Good luck to the grade 5/6 girls volleyball team today! Thanks to Mr. Peters for making it happen
LITERACY/SCIENCE – Reading, Writing, Biodiversity
The last two days and literacy were focused around a continuation of our summary about invasive species at the RPG, the word study activity where students from strong words, figurative language, and transitional words and phrases in the same article. Then they moved on to finding transitional words and phrases in one of the students biographies – which we are using as a mentor text.
Students who were not finished their summary finished today, moved onto the other activities. Those who were finished all three, moved on to self reflection and peer feedback – making any corrections as necessary and having deep conversations about the nature of language and how we can improve our own writing.
We built our background knowledge of a global biodiversity issue, viewing and discussing part of a documentary about Hudsons Bay Polar Bears
We then welcomed Ms Karin Davidson-Taylor, education officer from the Royal Botannical Gardens.
We viewed a variety of beans and discussed biodiversity, the importance of biodiversity, and the interdependence of species on one another.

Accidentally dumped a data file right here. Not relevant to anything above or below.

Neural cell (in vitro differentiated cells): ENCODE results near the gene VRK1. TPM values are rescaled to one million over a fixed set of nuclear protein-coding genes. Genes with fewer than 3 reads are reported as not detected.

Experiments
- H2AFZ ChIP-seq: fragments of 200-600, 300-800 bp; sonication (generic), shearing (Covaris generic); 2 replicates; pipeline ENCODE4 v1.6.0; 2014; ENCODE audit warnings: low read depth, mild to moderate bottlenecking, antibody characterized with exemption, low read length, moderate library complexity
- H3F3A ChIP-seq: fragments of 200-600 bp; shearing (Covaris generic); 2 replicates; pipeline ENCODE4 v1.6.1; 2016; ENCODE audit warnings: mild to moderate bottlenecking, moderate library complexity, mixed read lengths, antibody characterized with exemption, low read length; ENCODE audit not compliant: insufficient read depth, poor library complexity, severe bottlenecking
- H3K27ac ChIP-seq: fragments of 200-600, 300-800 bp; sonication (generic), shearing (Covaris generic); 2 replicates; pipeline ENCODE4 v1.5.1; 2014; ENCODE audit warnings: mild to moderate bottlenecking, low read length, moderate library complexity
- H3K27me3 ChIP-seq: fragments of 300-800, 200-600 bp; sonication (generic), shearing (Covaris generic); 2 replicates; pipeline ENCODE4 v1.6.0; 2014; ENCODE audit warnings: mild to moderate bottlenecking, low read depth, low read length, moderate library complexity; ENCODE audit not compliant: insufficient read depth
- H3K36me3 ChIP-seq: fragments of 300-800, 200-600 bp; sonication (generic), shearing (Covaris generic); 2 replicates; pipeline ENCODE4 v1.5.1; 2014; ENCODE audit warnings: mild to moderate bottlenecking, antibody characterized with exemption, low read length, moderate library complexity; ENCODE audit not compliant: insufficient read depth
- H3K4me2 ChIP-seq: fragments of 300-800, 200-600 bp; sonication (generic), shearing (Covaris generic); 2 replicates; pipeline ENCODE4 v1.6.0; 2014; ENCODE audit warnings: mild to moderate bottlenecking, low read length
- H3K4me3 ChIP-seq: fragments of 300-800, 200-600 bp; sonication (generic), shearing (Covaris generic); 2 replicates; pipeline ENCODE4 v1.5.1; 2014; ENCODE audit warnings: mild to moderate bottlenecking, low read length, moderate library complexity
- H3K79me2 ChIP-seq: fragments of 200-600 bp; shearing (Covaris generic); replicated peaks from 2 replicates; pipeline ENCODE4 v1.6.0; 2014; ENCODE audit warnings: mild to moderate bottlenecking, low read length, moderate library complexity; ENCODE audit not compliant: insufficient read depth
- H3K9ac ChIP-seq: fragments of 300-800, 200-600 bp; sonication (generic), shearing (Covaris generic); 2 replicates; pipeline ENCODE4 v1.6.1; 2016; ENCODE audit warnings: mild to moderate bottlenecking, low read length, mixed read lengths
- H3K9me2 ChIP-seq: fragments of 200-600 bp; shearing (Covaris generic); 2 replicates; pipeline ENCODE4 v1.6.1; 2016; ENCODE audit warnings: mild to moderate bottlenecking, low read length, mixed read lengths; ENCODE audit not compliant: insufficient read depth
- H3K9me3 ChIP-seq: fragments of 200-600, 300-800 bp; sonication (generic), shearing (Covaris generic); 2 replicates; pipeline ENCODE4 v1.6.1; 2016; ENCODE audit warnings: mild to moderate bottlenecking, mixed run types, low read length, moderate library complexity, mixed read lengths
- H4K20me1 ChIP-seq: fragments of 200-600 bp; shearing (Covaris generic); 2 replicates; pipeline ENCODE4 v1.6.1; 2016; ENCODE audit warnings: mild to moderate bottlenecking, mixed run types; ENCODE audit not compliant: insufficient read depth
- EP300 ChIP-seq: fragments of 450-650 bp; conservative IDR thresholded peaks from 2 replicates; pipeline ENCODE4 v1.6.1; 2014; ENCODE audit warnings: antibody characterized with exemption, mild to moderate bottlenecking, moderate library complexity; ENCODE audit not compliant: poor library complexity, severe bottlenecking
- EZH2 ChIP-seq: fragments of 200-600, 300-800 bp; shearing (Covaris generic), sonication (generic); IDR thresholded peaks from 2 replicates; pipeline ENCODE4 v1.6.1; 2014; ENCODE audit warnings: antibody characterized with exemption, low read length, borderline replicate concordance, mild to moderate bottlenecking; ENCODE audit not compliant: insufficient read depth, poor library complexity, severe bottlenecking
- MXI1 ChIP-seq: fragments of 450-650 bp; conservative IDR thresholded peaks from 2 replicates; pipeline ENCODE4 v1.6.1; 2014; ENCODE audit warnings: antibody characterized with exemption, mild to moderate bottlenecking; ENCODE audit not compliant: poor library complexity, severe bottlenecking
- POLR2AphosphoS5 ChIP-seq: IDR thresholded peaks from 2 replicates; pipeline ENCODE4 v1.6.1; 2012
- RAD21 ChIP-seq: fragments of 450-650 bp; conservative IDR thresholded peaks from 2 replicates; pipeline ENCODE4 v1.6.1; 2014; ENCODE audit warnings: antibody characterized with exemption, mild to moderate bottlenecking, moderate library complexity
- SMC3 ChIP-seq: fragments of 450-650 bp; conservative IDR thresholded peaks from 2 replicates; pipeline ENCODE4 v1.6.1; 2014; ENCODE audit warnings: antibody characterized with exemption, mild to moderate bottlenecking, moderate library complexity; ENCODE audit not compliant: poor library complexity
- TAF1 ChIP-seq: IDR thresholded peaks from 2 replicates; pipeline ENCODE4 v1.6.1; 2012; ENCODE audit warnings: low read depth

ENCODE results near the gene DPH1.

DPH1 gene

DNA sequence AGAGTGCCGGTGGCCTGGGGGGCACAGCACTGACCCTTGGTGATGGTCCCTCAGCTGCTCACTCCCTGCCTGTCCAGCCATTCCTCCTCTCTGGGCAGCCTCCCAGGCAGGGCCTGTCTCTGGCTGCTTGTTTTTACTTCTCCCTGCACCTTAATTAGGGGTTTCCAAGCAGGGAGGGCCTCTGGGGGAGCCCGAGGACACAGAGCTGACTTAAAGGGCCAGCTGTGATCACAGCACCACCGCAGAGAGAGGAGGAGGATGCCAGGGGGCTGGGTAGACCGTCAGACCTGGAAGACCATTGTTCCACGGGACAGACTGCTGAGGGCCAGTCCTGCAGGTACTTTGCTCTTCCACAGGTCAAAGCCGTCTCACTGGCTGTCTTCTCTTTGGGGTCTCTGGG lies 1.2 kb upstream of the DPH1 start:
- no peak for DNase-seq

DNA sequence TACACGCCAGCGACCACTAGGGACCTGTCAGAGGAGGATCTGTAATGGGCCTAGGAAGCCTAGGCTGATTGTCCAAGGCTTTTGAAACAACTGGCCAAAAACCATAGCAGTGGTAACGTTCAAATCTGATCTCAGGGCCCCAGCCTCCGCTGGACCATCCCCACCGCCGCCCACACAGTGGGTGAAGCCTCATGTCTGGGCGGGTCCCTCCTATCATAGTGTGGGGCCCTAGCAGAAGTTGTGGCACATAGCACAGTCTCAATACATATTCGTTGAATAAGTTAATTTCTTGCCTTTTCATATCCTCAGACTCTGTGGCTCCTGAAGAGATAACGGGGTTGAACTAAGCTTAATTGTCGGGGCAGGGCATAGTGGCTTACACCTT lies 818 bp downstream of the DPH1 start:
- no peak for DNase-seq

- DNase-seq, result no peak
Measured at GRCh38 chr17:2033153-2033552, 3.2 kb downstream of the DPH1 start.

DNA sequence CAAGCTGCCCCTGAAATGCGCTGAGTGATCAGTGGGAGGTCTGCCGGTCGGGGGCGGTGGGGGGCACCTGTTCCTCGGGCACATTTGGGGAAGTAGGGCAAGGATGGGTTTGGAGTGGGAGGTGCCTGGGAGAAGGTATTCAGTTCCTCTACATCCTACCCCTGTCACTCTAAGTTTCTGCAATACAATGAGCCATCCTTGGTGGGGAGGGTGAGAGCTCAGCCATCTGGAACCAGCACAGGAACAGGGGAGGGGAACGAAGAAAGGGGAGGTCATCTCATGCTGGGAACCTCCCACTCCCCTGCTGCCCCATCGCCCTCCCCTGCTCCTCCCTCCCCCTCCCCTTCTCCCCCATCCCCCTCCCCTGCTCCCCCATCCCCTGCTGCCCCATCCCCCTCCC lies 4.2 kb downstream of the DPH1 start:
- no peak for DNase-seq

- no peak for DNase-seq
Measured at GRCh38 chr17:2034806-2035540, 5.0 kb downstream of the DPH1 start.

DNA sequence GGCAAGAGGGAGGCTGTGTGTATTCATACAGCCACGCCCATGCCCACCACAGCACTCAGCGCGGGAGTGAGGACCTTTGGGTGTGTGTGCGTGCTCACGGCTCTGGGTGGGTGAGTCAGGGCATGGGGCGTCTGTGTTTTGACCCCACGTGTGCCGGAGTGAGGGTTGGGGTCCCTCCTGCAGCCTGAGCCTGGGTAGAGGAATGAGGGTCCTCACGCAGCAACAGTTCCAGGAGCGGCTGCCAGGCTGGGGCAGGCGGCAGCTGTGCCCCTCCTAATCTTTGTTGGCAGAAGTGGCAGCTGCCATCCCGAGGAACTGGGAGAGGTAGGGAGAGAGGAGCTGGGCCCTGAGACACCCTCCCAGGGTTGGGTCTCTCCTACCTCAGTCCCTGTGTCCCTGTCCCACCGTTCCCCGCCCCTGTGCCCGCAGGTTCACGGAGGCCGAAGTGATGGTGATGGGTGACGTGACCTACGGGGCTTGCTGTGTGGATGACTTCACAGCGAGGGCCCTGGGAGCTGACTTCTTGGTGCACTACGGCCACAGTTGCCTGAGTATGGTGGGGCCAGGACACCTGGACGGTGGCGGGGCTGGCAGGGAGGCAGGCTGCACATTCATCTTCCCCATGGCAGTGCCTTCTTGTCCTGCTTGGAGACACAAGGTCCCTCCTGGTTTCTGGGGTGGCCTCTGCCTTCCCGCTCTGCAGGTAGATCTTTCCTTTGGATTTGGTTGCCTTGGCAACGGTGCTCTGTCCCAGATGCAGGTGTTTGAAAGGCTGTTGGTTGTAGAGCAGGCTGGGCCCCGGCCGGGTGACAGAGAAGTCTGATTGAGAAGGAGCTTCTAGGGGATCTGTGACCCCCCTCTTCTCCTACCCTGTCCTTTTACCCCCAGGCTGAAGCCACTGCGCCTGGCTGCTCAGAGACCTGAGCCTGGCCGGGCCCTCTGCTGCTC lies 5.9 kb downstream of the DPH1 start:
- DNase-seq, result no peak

Here are some cacao seeds — from a seed pod. The cacao plant is pollinated by a midge (tiny, tiny fly that lives in the leaf litter around the base of the plant. Cacao is the source used to make cocoa and chocolate.
Living things either Move, Adapt, or Die. The ecosystem must have biodiversity to be stable. As the environment changes, life will only continue of there is a diverse number of animals and plants: some will be able to adapt, and life will continue. If there are fewer species, there’s a smaller chance that enough will be there to adapt to the changing environment.
We viewed “cards” showing different species— both native and non-native species. We tried to sort them into native species – “from here” – and non-native species – “from there”.
Non-native species are brought:
- By accident
- On purpose – for ornamental purposes
Non-native Species can create issues:
- Compete for resources
- Kills other species (eg gypsy moth)
- Purple loose strife
- Common Reed (competes with native bulrushes in wetlands
EXAMPLES OF NON-NATIVE SPECIES
- Rusty crayfish
- Emerald ash borer (kills ash trees)
- Common reed
- Dog strangling vine
- Sea lamprey
- Zebra mussels
- Purple loose strife
- Garlic mustard
- Asian beetle (13 spotted “ladybug” brought in to kill aphids)
Emerald ash borer
You can’t always solve an invasive species issue by introducing a second invasive species.
This is a Red eared slider — from the United States (non-native species). People purchase these as pets and release these aquatic turtles when they realize they can’t take care of them. Red eared sliders should not be in our wetlands — that is not its proper habitat for its health.